Special Holiday Cards Cheer Creators Too : Children With Cancer Use Artwork to Raise Self-Esteem, Consciousness


For most of her life, Andi Drayer, 17, has been drawing and doing artwork of other kinds. But when she was found to have cancer in 1989, the watercolors, paints, pens and crayons she used for pleasure suddenly became tools in her fight against illness.

“I was only 12 when I found out I had cancer,” Andi said. “I ran down the hall crying and throwing up. I didn’t think it would happen to me. Art was like the thing that got me through it, not really the radiation and chemotherapy. The art was a big part of my life. I was able to show my feelings through the art.”

Today, Andi is one of more than a dozen children with cancer to have her art featured on Christmas cards through Kids Cancer Connection Inc., an Irvine-based nonprofit organization founded in 1989 by a group of parents dedicated to helping children with cancer and their families.


Now into its fifth year, the Glad Tidings holiday card program is a therapeutic and educational effort that helps children with cancer gain a greater sense of self-worth, heightens public awareness and raises funds, said Shirley Thiel, executive director of Kids Cancer Connection.

Inside each card is a short biography of the artist, the type of illness the child has and some background about the organization. Most of the cards also have a holiday greeting.

“Self-esteem, for anyone, is so important,” Thiel said. “Here, you have a little boy or girl who has lost all their hair because of chemotherapy. You can imagine how much self-esteem they get by seeing their cards bought by corporations and individuals.”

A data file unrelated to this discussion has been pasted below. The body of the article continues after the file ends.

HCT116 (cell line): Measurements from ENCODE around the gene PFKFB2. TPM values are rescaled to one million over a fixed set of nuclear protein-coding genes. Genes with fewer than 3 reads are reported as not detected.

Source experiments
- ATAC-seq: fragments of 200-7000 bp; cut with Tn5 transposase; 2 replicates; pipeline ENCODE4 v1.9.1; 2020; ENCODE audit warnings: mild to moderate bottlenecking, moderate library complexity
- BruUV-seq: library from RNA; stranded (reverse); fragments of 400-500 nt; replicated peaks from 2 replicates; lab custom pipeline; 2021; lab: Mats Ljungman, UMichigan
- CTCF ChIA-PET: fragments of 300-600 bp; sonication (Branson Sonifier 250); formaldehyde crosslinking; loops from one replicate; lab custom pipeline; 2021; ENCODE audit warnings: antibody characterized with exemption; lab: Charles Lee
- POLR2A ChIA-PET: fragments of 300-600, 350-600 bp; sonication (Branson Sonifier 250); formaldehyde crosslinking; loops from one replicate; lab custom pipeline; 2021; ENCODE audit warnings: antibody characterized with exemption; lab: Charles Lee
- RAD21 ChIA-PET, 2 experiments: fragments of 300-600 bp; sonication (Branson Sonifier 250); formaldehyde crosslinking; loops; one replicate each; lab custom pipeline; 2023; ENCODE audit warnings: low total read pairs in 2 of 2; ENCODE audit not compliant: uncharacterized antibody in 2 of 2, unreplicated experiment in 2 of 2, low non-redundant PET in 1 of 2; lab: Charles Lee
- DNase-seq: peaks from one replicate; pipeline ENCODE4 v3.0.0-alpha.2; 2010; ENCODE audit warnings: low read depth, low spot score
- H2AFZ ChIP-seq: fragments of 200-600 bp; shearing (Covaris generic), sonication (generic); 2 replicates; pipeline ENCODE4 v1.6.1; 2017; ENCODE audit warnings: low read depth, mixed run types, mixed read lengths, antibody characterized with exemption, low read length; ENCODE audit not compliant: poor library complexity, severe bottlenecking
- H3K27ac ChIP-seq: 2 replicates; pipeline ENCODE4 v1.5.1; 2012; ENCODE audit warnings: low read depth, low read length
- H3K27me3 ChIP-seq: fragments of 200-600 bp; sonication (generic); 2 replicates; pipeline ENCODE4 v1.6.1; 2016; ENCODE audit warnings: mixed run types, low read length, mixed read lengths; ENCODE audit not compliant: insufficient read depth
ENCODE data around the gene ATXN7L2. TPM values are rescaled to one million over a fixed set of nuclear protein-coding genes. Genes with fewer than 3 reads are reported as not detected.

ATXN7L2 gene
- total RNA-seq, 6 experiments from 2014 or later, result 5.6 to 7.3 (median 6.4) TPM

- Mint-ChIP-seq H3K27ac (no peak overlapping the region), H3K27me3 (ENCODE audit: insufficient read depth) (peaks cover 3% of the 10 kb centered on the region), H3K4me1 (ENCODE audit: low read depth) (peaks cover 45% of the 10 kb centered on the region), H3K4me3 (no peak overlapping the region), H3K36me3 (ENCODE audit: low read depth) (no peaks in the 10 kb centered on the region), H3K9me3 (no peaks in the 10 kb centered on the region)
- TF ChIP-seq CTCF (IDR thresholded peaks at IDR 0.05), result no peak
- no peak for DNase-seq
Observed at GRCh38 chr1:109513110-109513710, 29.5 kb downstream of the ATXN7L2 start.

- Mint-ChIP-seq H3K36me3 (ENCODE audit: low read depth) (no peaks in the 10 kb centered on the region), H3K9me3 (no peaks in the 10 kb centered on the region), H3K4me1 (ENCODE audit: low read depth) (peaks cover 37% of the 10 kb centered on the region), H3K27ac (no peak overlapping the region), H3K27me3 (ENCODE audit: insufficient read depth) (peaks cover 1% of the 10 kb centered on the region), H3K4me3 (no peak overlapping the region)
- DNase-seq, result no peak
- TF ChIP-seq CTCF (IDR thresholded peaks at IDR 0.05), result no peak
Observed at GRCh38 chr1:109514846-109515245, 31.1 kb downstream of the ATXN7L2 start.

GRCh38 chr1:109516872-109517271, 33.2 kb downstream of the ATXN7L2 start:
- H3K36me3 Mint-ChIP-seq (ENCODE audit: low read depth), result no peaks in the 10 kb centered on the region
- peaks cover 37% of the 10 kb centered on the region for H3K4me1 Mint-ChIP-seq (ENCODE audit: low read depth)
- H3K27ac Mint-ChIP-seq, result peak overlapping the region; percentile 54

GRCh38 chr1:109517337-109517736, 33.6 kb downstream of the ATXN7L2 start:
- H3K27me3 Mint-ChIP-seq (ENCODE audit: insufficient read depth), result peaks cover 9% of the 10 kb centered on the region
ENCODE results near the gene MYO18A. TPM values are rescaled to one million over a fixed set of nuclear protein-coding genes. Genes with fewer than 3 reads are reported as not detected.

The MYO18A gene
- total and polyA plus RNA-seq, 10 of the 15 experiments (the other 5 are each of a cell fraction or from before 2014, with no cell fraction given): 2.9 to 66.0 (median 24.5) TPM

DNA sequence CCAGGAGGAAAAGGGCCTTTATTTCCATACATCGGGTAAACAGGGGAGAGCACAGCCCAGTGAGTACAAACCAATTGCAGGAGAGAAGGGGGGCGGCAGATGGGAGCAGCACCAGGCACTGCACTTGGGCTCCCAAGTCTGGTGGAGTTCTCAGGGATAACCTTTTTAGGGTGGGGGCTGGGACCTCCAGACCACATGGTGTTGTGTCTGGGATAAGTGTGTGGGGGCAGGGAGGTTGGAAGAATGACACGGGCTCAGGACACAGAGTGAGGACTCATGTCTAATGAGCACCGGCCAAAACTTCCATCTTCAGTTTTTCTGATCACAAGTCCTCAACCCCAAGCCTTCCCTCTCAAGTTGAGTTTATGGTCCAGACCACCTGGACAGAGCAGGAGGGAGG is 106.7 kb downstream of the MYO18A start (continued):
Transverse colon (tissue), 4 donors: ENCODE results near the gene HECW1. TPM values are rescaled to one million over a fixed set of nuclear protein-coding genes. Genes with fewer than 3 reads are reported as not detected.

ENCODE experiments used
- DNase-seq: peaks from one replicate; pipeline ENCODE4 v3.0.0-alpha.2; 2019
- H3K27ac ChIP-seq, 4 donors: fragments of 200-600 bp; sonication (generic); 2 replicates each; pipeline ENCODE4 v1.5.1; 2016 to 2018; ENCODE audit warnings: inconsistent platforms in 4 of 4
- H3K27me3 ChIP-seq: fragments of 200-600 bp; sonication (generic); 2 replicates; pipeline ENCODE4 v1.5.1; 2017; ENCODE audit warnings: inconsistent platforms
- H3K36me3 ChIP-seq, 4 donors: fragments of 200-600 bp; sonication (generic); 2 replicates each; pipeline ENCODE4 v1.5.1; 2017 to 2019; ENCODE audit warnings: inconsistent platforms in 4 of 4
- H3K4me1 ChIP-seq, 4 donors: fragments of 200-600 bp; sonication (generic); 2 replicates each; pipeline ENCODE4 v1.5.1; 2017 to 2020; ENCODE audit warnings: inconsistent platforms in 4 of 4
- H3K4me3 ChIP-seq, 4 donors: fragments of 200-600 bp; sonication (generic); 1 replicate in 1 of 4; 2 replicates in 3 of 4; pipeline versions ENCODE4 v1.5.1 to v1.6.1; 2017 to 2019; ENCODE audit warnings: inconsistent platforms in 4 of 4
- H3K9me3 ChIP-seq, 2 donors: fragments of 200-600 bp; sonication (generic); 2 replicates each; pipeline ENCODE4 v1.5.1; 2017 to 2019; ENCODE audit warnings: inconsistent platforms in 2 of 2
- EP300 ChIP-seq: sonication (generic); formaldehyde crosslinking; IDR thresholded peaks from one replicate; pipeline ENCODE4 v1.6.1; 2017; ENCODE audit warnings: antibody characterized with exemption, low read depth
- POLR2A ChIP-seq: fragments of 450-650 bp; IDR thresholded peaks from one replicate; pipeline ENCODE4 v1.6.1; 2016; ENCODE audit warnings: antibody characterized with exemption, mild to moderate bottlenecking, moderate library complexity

To the kids, it’s just fun. When staff members went to 4-year-old Daniel Harberts’ home in San Clemente with an armload of art supplies, he was so excited and having so much fun scribbling that they couldn’t get any artwork out of him, Thiel said.

People who have seen the cards usually comment on how professional they look. Getting children as young as Daniel to create a workable design can be a challenge, said Nicole Whitman, special projects director.

Still, the art itself is not the main purpose, she said.

“What I want people to realize is that Kids Cancer Connection is not about being talented,” Whitman said. “If they can draw, they draw. The self-esteem they get from it is incredible.”


To help guide the children, Joan Corman Bloch, a Laguna Beach artist, volunteers her time. When Daniel had difficulty getting started, she came up with the idea of letting him paint the background, sprinkle salt on it to create white stars, then glue a few cut-out yellow stars on top of it all.

“It’s like a little art lesson,” Bloch said. “To watch them develop and do something that they’re proud of is what keeps people teaching. They realize at a very young age that their life could be very short and this is a lasting gift for other people.”

There were times when Jill Hickey, 37, of Trabuco Canyon thought her daughter, Megan, wasn’t going to make it. When Megan was 18 months old, doctors discovered a tumor in her bladder.